Monika: I think they should do what Finland did. To my mind Finland did the best job. So you can compare Finland and Singapore. The bigger context is innovation, the future economic development of countries — how they get income, how people secure their livelihoods, how they produce tax revenue. Really it’s going to come from innovation, not traditional manufacturing, that’s over.  So how do you build a citizenry that can innovate, that’s the question for many, many countries to ask themselves. That is why they are interested in Fab Labs, for example. So to get an innovation-ready population you have to really change the education system which was designed for traditional manufacturing jobs, or service jobs, or jobs which were known, which you just did, and which you followed like at an assembly line.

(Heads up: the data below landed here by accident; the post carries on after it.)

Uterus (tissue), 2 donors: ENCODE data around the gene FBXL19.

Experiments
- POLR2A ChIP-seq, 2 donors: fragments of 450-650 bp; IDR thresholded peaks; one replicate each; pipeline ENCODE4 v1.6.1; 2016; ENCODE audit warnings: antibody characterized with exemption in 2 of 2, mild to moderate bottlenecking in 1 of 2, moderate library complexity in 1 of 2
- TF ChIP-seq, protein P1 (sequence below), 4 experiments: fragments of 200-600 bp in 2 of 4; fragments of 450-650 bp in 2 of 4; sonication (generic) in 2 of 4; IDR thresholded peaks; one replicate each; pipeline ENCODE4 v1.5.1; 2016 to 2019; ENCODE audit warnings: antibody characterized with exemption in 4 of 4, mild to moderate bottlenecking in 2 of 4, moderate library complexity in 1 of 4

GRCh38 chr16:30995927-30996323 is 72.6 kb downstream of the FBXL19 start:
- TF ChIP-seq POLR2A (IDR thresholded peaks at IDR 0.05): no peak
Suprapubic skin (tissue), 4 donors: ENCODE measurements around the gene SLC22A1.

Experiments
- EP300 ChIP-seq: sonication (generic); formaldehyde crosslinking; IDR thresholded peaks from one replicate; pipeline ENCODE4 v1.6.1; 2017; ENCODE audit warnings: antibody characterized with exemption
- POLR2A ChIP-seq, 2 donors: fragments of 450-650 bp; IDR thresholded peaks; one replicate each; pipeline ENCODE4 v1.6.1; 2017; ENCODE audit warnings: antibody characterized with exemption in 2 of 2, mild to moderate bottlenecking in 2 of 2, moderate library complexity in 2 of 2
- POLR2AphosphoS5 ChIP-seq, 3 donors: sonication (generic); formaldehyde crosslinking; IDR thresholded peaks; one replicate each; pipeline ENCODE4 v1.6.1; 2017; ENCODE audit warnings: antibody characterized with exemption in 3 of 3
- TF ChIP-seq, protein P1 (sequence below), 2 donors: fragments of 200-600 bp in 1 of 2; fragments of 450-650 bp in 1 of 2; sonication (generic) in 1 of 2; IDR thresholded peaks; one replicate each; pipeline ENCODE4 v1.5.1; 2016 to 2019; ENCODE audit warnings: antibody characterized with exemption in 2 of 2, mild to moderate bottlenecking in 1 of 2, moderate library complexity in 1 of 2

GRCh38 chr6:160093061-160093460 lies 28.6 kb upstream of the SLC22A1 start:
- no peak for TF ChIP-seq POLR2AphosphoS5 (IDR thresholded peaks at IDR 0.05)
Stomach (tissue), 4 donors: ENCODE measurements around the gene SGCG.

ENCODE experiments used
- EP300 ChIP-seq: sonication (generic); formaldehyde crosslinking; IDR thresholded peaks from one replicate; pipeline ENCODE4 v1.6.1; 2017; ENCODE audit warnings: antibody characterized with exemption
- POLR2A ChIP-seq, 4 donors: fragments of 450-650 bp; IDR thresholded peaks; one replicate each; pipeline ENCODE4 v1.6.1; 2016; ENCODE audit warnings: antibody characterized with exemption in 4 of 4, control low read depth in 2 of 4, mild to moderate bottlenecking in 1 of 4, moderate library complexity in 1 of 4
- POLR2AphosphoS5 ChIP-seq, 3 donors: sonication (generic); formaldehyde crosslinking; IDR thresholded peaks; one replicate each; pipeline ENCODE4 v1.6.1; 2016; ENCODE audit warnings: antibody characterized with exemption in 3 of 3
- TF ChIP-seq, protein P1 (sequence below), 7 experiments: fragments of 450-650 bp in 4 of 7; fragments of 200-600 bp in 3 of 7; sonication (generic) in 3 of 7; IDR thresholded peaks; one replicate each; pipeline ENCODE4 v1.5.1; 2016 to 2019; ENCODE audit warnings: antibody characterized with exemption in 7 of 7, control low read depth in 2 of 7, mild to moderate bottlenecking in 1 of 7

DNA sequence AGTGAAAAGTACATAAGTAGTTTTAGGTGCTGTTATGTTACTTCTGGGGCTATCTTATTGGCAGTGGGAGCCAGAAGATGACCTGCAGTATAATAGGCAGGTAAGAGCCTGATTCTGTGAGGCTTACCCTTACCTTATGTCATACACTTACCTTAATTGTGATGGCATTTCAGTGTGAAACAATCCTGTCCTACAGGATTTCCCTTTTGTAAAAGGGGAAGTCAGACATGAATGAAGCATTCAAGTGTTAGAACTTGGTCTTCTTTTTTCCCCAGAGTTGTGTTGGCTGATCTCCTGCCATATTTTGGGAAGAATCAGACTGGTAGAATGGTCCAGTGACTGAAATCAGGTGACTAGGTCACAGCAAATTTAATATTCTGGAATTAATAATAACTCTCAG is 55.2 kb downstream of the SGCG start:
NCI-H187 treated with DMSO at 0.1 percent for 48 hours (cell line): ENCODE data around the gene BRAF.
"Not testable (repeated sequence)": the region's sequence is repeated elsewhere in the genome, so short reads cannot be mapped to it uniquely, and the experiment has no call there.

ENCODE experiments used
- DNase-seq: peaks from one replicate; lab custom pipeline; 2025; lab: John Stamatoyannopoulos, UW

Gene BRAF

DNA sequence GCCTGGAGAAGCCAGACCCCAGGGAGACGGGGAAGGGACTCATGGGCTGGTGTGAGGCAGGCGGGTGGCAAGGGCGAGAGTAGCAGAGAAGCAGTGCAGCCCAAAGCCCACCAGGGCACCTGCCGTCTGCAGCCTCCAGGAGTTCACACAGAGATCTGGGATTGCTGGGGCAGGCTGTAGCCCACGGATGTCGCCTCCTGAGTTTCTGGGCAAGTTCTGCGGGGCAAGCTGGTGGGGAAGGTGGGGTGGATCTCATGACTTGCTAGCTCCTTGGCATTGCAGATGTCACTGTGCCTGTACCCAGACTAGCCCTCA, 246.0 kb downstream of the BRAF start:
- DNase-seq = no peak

What is Singapore doing? (I have not looked in the last two years, so probably things have changed). You know, every country wants to do well in math and science, to achieve top results in the PISA and TIMSS tests. Singapore takes an approach of drilling, and the result is a huge industry that’s grown up of tutors who prepare students to get top grades, so they can get into the top universities, have the best life etc. In Finland it’s quite different. I believe they don’t focus that much on testing. School happens in Finland for high school students in the afternoon. In the morning they learn on an ipad, they get all the course subjects that they need, that you have to drill and train, that’s delivered over the internet. There is no reason to have one teacher for twenty students when the same thing can be delivered to a thousand students. So in the morning there are lectures on the internet, and afternoon students have to work on interdisciplinary projects in their area of interest — they have arts and humanities, they have health, science and technology, they have different interest areas. And the projects have been very carefully selected for the acquisition of competencies of the kind that you are talking about in HTT. I think the Finland model is a brilliant model, but it requires very different training for teachers. Teacher training is essential, isn’t it Larry?